Changes in Milking and Feeding Routines Can Reduce Heat Stress in Dairy Cows
August 29. - 2023

Changes in Milking and Feeding Routines Can Reduce Heat Stress in Dairy Cows

Free ranging dairy cows are at high risk of developing heat stress under warm weather conditions, consequently increasing the chance of severe production and welfare problems. This is especially a threat where there is little or no shade in the grazing pastures. Lactating cows are prone to heat stress due to the increased internal heat production associated with milk production and rumination. To counteract the heat stress they seek shade, increase water intake, eat less and milk production declines.

Different management approaches studied
Research has demonstrated that by altering the management practices during the hot summer months can decrease the head load. This is particularly important in New Zealand where the dairy cattle management relies mainly on outdoor pasture-based systems. A recent study examined different management approaches and it was predicted that cows milked once-a-day (OAD) and cows milked and fed later in the day would have less responses to the heat.

Body temperature measured vaginally and the daily average calculated
Scientists from AgResearch, New Zealand and UC Davis, USA used Star-Oddi’s DST centi-T temperature loggers attached to a blank CIDR inserted vaginally.  The loggers were set to measure body temperature every 10 minutes and one week in and one week out during the study period of 25 days. This rotation was done to prevent irritation. In total 60 lactating dairy cows were split into 3 groups of 20, which in turn were divided into 5 groups of 4 cows. The 15 groups were divided randomly into 5 different treatment groups, including a control group. Body temperature was analysed as the daily average, minimum, maximum and amplitude (maximum-minimum).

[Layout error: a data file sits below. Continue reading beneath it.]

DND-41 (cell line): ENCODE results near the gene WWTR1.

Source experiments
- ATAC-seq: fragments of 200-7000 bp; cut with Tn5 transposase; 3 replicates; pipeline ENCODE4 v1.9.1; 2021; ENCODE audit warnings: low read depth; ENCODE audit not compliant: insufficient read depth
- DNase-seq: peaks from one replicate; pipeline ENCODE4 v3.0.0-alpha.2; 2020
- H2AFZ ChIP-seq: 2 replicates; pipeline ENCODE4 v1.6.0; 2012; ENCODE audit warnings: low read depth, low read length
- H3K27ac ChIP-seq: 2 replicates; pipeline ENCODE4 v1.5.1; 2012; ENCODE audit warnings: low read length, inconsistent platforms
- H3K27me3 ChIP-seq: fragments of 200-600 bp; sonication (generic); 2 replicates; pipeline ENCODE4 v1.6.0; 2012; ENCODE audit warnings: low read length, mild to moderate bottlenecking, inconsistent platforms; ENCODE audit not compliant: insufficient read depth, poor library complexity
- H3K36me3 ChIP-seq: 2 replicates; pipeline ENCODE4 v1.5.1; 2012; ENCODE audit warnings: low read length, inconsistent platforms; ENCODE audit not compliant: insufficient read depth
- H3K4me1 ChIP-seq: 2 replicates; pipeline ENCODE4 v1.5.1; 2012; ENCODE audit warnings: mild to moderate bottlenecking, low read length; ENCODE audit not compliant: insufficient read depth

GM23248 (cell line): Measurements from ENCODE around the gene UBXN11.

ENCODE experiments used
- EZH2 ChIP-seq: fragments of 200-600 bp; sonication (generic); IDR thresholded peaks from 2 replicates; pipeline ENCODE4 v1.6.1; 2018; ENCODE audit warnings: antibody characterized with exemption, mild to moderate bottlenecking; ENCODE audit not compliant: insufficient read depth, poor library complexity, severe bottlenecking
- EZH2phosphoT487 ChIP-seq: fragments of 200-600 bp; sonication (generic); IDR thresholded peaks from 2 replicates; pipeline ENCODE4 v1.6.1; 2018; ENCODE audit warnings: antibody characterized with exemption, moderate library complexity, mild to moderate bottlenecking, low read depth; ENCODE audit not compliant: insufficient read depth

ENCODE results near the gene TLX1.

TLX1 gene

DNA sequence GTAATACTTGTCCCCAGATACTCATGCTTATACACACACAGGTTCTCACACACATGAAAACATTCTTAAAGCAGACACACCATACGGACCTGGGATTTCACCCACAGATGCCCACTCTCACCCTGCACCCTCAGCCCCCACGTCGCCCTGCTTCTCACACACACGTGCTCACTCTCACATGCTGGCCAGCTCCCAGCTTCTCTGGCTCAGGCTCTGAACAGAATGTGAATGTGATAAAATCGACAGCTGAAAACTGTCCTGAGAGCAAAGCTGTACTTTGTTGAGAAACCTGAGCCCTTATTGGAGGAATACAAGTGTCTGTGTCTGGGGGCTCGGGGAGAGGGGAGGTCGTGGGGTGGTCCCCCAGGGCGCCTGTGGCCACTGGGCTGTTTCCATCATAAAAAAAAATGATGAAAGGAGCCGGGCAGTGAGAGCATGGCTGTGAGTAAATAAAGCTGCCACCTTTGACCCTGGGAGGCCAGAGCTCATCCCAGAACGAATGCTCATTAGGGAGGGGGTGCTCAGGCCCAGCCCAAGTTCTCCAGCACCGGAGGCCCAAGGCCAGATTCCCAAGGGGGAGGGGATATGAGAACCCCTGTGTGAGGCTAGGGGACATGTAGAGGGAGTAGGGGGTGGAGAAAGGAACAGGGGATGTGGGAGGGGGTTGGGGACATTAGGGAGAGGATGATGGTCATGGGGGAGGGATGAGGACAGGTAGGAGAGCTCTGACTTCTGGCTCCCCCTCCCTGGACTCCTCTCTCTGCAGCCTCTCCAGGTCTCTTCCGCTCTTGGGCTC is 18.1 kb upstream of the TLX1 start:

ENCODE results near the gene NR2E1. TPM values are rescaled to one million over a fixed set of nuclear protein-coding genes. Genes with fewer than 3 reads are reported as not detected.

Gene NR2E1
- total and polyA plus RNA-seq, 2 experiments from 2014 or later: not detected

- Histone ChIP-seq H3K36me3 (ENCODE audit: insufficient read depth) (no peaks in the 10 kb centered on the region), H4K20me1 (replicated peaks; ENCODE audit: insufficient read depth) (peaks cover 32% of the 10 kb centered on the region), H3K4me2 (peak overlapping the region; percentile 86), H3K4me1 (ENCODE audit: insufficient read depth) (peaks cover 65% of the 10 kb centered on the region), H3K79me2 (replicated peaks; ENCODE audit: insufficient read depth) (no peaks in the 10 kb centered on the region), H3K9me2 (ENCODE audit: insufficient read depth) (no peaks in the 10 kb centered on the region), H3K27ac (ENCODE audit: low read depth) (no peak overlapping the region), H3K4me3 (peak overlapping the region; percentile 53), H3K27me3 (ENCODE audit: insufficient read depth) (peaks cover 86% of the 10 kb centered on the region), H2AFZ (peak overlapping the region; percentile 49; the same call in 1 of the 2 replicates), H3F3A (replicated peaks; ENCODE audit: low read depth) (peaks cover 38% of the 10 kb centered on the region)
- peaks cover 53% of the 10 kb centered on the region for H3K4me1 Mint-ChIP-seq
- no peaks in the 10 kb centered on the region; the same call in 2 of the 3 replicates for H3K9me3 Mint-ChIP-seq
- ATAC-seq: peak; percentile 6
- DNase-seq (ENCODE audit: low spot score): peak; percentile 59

Insignificant overall effect of different management systems on body temperature
The overall effect of the different management approaches showed to have no influence on any body temperature measurements. However, the characteristic pattern of average body temperature throughout the day exhibited significant discrepancies among the treatment groups. Specifically, the dairy cows subjected to delayed milking demonstrated the most elevated peak in body temperature during the afternoon and evening. In contrast, the dairy cows that experienced both delayed milking and delayed feeding, along with those under the OAD milking, displayed the lowest body temperature levels during the afternoon and evening. 

Fig. 5 from the article shows the different daily patterns of body temperature between the different management systems.

Once-a-day milking routine effective against heat stress
Alteration in the milking and feeding schedules of dairy cows does have the potential to change the daily pattern of lying down and grazing. Adopting the OAD milking routine could potentially alleviate heat stress in dairy cattle, and with the delayed milking and feeding practices can reduce the heat stress in the afternoon.

Further results can be found in the article that was published in Applied Animal Behaviour Science and can be accessed here

Mynd Kathryn Murdoch